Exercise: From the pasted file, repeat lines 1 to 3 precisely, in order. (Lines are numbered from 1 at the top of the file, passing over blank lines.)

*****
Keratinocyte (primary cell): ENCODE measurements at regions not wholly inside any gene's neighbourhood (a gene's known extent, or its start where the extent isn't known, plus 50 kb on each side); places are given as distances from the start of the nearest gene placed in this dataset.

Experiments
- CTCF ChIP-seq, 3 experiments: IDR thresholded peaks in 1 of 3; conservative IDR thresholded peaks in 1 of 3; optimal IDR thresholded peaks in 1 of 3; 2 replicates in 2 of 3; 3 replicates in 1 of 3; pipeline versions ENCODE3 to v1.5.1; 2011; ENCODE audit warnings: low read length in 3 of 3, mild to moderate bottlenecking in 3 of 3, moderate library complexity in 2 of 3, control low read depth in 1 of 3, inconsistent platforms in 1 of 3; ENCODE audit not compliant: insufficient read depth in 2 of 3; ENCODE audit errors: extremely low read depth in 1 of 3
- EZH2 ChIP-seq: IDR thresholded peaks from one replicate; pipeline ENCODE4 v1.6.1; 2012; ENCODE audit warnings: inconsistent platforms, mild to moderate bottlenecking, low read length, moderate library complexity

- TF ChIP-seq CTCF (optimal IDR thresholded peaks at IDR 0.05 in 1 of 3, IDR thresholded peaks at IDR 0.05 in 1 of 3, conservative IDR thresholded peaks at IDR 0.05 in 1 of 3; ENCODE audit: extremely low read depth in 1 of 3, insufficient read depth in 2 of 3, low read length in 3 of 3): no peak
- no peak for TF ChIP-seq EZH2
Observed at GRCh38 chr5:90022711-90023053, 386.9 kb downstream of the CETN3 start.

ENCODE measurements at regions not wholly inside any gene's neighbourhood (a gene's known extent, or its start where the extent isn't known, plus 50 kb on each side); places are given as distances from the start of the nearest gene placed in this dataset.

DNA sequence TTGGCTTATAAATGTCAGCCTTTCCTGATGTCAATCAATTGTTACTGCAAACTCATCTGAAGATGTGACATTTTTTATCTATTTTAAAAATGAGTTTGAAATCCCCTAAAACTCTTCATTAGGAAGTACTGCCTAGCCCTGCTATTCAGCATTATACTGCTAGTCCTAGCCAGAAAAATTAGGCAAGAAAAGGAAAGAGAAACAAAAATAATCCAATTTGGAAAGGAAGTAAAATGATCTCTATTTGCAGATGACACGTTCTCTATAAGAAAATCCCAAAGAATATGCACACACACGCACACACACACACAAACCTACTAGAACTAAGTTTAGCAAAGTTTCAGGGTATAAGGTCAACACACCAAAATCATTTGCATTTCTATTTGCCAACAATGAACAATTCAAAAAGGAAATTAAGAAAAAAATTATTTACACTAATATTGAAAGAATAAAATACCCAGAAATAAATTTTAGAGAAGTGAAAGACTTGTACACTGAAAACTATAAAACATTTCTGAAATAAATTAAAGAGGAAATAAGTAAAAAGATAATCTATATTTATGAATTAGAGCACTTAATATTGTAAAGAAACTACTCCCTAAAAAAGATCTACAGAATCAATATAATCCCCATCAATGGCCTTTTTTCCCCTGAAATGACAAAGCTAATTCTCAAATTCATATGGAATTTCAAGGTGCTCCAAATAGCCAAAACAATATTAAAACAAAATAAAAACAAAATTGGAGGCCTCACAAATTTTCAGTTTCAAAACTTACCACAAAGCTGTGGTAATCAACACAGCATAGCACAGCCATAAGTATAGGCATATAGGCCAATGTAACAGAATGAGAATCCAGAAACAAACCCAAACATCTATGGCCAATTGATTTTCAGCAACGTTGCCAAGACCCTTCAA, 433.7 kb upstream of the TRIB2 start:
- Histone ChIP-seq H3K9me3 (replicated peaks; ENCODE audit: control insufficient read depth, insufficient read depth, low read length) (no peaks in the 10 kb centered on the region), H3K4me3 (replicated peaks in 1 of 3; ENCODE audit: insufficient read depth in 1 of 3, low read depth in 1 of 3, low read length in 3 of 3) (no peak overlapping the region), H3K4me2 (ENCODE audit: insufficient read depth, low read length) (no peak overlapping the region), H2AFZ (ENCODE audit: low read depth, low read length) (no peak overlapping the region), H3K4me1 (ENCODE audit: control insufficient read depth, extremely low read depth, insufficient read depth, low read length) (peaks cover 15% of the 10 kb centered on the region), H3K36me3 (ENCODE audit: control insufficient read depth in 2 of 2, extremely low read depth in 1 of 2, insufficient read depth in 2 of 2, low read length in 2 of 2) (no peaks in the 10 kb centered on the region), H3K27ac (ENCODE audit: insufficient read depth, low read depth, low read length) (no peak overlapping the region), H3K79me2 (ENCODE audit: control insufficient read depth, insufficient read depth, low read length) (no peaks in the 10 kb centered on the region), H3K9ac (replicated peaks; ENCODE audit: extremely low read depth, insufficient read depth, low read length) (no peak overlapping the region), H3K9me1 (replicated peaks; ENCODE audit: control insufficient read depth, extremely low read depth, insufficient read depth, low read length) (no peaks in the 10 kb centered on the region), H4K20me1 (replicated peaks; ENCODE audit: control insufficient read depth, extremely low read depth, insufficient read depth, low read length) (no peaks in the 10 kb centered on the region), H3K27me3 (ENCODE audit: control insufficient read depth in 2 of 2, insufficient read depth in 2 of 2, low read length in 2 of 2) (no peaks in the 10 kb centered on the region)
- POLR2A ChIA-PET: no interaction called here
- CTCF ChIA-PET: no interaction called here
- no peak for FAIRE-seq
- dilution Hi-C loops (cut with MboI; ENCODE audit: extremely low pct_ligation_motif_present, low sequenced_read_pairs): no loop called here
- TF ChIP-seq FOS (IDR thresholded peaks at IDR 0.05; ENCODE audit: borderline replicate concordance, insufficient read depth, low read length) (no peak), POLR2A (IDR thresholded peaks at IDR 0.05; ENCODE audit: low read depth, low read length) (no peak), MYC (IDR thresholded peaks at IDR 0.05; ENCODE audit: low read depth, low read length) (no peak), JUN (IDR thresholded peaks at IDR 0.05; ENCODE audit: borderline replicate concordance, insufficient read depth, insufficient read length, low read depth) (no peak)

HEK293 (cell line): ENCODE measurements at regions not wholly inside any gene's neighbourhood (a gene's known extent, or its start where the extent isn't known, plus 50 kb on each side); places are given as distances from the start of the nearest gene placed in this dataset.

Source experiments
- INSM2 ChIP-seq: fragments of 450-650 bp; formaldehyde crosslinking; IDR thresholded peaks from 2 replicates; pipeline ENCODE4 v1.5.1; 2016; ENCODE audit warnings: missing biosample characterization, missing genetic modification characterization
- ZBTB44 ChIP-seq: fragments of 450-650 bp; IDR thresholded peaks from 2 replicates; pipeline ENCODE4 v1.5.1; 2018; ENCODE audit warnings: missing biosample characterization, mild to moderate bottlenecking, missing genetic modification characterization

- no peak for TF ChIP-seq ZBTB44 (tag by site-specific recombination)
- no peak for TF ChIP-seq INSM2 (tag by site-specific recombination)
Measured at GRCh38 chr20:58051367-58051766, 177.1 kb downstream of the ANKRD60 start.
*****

Keratinocyte (primary cell): ENCODE measurements at regions not wholly inside any gene's neighbourhood (a gene's known extent, or its start where the extent isn't known, plus 50 kb on each side); places are given as distances from the start of the nearest gene placed in this dataset.

Experiments
- CTCF ChIP-seq, 3 experiments: IDR thresholded peaks in 1 of 3; conservative IDR thresholded peaks in 1 of 3; optimal IDR thresholded peaks in 1 of 3; 2 replicates in 2 of 3; 3 replicates in 1 of 3; pipeline versions ENCODE3 to v1.5.1; 2011; ENCODE audit warnings: low read length in 3 of 3, mild to moderate bottlenecking in 3 of 3, moderate library complexity in 2 of 3, control low read depth in 1 of 3, inconsistent platforms in 1 of 3; ENCODE audit not compliant: insufficient read depth in 2 of 3; ENCODE audit errors: extremely low read depth in 1 of 3